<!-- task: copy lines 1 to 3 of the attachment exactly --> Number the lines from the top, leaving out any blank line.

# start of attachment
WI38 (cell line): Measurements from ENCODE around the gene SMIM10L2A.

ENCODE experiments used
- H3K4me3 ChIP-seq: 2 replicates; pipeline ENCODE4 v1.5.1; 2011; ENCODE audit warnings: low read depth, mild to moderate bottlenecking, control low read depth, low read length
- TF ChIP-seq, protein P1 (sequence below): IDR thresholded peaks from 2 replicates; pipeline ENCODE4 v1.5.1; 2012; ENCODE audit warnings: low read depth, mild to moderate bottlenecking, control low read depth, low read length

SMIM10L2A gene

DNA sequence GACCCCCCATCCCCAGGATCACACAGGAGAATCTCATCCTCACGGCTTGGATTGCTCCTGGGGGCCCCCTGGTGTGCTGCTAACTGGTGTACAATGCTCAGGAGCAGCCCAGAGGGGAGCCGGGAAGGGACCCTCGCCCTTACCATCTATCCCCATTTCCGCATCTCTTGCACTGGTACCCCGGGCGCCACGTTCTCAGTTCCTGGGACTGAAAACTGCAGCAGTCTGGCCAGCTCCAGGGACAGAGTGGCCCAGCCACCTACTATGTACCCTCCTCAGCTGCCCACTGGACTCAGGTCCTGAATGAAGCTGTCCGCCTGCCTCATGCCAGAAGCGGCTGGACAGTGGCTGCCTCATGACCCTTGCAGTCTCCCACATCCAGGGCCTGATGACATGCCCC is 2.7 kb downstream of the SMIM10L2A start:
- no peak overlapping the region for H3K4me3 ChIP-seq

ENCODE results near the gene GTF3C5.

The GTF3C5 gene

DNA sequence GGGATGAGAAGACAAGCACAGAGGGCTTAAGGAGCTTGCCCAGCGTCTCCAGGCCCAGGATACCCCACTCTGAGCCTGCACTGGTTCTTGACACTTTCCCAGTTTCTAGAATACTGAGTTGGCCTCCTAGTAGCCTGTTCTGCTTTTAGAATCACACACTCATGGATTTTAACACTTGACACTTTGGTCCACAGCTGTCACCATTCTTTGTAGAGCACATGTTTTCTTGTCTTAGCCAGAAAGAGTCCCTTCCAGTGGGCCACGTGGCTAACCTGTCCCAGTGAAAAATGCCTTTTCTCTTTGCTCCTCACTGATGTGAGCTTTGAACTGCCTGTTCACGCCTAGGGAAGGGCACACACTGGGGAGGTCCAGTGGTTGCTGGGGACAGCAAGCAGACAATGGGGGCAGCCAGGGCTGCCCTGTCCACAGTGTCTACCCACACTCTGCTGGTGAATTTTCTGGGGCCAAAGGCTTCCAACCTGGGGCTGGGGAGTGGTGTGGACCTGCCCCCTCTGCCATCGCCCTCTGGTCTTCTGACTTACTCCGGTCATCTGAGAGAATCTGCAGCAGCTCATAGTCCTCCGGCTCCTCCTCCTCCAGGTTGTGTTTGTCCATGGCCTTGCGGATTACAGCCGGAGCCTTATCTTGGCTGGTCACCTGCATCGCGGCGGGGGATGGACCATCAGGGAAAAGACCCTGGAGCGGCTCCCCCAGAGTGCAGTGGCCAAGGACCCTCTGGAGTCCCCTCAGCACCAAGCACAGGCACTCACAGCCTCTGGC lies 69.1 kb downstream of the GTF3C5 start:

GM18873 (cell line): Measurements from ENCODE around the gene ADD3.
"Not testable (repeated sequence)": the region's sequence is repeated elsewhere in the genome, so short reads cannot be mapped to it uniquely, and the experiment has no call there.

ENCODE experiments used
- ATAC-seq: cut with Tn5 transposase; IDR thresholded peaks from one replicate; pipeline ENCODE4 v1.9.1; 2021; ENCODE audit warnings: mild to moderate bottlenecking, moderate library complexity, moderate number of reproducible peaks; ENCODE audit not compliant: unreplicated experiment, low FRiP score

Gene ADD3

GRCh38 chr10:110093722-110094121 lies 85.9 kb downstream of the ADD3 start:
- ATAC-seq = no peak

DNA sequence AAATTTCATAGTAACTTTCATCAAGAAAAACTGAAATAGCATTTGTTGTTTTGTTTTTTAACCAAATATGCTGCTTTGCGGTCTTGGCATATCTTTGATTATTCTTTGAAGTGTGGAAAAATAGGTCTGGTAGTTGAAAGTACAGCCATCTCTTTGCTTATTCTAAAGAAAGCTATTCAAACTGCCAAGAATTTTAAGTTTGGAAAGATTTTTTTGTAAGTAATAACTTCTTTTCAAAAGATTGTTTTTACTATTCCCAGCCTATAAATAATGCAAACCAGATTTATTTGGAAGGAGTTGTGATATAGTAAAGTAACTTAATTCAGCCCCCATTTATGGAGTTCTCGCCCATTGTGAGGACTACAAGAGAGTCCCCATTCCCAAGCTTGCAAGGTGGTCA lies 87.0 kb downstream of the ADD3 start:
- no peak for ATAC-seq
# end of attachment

WI38 (cell line): Measurements from ENCODE around the gene SMIM10L2A.

ENCODE experiments used
- H3K4me3 ChIP-seq: 2 replicates; pipeline ENCODE4 v1.5.1; 2011; ENCODE audit warnings: low read depth, mild to moderate bottlenecking, control low read depth, low read length